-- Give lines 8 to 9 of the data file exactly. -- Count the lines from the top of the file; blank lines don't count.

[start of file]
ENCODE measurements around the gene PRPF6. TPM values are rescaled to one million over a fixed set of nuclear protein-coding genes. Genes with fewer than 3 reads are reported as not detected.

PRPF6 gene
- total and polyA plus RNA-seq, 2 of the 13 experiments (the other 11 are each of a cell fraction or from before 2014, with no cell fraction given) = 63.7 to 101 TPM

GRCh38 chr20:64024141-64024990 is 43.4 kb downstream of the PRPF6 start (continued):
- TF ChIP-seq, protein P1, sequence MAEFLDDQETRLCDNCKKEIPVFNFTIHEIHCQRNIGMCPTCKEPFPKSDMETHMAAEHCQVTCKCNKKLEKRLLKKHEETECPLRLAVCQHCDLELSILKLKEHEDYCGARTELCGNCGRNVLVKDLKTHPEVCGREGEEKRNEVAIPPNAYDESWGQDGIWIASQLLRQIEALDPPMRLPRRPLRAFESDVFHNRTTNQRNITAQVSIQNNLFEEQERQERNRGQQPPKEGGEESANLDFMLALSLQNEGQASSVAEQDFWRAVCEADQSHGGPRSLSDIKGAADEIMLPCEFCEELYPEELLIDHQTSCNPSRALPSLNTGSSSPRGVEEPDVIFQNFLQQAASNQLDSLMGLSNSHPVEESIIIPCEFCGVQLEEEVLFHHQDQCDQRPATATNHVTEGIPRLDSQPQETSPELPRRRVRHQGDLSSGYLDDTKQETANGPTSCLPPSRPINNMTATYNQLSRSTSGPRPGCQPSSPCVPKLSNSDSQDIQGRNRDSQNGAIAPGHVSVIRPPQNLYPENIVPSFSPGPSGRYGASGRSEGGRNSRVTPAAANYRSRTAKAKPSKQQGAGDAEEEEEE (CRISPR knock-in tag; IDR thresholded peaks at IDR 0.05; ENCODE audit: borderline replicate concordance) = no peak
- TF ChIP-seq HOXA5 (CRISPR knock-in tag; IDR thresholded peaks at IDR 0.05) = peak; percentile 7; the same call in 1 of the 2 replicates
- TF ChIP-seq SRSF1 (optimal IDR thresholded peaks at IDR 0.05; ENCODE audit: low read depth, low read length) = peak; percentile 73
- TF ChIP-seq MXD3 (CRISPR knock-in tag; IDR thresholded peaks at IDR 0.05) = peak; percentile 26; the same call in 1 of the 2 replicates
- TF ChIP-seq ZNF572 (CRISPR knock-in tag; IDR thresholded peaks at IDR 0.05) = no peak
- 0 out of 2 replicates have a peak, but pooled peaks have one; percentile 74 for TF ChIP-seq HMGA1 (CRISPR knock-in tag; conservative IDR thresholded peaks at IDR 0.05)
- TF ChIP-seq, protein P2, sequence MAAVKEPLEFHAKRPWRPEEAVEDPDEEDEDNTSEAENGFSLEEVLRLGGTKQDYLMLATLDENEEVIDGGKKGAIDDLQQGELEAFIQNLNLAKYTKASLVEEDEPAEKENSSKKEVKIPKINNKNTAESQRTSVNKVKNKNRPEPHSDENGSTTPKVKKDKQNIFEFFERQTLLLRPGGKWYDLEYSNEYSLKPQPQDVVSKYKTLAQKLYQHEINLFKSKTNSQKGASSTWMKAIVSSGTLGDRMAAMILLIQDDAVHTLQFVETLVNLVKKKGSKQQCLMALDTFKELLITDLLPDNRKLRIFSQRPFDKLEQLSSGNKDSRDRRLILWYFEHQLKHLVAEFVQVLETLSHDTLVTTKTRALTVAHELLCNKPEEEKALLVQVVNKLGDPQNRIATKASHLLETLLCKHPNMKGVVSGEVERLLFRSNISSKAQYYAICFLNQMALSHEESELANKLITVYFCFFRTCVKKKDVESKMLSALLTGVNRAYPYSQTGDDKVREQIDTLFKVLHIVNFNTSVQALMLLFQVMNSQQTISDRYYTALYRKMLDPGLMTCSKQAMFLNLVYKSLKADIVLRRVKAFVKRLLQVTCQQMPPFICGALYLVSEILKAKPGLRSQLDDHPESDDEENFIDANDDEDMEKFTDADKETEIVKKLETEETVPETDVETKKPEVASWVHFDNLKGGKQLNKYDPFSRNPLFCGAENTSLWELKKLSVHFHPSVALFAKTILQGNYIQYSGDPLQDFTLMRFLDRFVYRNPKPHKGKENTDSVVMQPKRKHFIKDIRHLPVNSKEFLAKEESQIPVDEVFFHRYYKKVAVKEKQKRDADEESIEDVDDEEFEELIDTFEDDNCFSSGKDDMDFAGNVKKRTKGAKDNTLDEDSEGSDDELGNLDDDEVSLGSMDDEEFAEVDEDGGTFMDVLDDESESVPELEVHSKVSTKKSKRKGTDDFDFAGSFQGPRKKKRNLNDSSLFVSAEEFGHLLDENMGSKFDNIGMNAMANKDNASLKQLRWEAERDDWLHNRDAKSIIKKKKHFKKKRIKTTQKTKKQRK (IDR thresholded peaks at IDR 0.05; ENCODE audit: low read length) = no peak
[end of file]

- TF ChIP-seq MXD3 (CRISPR knock-in tag; IDR thresholded peaks at IDR 0.05) = peak; percentile 26; the same call in 1 of the 2 replicates
- TF ChIP-seq ZNF572 (CRISPR knock-in tag; IDR thresholded peaks at IDR 0.05) = no peak